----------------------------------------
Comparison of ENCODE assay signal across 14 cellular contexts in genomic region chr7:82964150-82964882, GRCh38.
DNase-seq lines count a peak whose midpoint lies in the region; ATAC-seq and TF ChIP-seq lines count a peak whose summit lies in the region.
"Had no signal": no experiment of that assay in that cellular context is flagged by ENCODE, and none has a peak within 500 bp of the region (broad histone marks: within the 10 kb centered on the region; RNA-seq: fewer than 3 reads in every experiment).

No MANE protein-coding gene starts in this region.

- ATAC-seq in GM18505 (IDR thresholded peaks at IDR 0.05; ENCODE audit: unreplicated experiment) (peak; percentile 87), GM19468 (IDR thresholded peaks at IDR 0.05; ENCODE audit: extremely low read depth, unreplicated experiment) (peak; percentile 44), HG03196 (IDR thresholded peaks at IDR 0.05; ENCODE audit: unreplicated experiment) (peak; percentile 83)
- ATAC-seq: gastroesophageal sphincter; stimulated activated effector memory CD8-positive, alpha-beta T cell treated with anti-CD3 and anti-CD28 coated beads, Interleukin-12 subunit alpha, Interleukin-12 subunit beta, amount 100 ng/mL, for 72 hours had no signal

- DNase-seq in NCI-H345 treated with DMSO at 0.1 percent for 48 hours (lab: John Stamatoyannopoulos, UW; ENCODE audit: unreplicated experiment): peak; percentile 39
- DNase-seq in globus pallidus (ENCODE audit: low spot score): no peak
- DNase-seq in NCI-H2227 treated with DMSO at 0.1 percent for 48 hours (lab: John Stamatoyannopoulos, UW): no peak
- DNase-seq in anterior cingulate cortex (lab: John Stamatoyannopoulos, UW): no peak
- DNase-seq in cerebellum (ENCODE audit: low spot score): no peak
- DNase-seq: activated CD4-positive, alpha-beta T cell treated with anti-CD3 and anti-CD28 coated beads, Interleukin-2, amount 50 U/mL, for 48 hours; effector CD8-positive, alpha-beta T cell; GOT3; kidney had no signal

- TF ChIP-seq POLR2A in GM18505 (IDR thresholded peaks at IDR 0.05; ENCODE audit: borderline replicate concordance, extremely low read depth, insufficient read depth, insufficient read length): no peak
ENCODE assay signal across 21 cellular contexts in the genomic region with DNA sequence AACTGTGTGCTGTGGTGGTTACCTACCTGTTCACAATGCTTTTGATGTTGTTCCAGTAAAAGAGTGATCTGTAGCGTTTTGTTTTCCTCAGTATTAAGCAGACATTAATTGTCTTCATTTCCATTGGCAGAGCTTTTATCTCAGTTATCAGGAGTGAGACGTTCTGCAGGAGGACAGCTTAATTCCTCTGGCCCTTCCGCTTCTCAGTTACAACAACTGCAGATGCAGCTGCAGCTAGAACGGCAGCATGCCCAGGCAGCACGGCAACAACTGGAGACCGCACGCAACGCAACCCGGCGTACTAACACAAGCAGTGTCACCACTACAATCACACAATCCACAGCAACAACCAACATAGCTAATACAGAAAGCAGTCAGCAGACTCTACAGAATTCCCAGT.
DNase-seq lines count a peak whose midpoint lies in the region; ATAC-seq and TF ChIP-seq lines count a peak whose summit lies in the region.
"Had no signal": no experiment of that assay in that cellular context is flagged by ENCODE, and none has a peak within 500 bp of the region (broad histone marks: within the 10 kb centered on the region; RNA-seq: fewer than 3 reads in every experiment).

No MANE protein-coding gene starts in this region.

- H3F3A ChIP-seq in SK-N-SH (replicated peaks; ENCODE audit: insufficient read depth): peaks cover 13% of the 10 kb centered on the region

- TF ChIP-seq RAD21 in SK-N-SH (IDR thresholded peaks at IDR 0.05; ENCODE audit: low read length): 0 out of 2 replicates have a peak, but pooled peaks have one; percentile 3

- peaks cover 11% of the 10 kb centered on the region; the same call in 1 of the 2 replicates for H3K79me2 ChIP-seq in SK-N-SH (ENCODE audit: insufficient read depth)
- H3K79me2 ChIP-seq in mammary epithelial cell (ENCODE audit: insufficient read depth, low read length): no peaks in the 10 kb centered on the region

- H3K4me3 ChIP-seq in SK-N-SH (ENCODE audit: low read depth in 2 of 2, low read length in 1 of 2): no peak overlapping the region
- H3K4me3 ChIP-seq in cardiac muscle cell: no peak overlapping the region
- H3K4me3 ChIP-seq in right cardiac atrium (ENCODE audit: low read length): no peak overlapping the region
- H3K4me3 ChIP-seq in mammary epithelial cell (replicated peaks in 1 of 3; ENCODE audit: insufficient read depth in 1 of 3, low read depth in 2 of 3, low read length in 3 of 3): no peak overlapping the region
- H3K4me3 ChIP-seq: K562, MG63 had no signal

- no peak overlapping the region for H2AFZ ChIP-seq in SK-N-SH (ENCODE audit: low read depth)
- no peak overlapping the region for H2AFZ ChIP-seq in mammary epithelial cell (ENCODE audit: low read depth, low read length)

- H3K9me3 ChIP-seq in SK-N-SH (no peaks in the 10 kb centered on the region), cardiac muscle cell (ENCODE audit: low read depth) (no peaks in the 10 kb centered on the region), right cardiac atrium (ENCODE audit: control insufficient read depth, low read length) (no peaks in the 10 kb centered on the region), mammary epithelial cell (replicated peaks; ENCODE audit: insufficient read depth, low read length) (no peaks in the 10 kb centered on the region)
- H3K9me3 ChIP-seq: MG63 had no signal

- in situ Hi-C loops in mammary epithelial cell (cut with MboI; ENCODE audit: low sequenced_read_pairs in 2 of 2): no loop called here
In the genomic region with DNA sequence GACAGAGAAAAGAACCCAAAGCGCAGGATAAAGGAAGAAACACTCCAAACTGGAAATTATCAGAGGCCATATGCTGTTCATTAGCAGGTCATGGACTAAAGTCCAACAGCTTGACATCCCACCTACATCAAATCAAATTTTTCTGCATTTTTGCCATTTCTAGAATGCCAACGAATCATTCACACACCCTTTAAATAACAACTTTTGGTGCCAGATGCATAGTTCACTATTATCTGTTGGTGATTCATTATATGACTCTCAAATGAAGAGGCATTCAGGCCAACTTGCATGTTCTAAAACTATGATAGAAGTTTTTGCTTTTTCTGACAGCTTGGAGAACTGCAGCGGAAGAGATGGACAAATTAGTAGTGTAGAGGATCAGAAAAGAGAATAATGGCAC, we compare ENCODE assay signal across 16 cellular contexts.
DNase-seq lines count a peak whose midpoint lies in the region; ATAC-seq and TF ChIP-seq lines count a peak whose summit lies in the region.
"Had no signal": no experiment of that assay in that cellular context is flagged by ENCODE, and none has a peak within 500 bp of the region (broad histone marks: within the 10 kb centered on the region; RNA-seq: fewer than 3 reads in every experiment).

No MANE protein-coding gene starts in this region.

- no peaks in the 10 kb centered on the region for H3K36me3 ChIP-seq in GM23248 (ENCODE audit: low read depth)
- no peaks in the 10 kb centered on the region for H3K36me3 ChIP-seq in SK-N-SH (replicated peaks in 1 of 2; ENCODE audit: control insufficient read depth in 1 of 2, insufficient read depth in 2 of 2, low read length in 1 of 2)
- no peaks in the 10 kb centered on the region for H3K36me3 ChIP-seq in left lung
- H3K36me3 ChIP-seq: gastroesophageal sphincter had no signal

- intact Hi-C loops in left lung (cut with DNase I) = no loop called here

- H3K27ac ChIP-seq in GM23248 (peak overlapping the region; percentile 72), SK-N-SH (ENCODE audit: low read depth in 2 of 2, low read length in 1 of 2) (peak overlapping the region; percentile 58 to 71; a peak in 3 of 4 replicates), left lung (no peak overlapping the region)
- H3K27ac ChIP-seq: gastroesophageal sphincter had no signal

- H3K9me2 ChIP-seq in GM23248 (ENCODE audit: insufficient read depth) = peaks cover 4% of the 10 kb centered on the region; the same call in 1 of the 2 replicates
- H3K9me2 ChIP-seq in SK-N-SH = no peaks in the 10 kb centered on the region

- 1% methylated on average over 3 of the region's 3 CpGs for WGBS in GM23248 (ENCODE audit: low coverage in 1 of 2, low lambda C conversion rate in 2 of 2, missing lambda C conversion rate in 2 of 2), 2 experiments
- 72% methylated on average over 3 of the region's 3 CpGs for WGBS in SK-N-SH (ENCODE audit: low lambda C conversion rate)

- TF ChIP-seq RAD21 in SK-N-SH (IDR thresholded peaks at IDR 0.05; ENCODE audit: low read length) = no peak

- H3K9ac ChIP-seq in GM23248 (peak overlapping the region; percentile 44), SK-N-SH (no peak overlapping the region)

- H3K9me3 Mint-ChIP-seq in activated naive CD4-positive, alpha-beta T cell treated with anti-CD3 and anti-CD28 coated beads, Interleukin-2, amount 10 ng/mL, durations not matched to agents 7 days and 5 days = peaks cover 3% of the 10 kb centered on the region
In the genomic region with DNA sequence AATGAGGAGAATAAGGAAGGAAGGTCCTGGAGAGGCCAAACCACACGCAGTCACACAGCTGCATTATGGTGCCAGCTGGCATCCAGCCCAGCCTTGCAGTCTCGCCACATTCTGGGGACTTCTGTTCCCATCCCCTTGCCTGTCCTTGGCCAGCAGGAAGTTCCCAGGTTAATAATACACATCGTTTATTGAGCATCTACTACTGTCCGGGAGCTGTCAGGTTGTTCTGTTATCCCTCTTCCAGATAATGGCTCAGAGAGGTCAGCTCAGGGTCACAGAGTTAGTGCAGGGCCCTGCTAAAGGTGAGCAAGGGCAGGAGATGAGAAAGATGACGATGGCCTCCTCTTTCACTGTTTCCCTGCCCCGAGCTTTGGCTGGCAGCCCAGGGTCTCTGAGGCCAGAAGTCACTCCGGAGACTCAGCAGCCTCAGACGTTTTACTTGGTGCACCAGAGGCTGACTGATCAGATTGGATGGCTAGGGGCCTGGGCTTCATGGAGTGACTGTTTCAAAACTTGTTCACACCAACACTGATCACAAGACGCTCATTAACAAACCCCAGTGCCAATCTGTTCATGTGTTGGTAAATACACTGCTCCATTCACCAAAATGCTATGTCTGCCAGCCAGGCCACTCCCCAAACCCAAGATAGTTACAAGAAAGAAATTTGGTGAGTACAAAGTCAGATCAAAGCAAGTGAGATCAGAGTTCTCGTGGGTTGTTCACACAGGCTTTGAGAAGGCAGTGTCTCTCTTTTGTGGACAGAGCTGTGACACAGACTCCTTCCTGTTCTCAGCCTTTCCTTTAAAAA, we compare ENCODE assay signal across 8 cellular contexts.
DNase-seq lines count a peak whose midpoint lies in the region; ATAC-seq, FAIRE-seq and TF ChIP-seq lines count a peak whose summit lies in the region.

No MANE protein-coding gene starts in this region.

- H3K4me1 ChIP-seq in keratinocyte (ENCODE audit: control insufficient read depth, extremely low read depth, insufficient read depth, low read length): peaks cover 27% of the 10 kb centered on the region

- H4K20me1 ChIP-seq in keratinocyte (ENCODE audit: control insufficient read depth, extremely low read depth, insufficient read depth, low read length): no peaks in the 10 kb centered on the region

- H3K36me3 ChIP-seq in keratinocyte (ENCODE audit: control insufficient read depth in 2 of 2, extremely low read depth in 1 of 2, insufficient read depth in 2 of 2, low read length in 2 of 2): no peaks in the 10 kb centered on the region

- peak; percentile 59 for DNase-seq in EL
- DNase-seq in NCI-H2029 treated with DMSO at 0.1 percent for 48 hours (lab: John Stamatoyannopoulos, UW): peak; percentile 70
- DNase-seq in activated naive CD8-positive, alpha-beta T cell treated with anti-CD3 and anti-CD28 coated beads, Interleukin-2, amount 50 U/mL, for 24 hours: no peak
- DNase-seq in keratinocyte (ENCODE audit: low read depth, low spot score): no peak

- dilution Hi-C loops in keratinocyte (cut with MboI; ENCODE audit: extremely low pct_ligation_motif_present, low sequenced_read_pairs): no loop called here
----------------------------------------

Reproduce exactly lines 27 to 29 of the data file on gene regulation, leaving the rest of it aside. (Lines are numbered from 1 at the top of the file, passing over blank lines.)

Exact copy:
- no peak overlapping the region for H2AFZ ChIP-seq in SK-N-SH (ENCODE audit: low read depth)
- no peak overlapping the region for H2AFZ ChIP-seq in mammary epithelial cell (ENCODE audit: low read depth, low read length)

- H3K9me3 ChIP-seq in SK-N-SH (no peaks in the 10 kb centered on the region), cardiac muscle cell (ENCODE audit: low read depth) (no peaks in the 10 kb centered on the region), right cardiac atrium (ENCODE audit: control insufficient read depth, low read length) (no peaks in the 10 kb centered on the region), mammary epithelial cell (replicated peaks; ENCODE audit: insufficient read depth, low read length) (no peaks in the 10 kb centered on the region)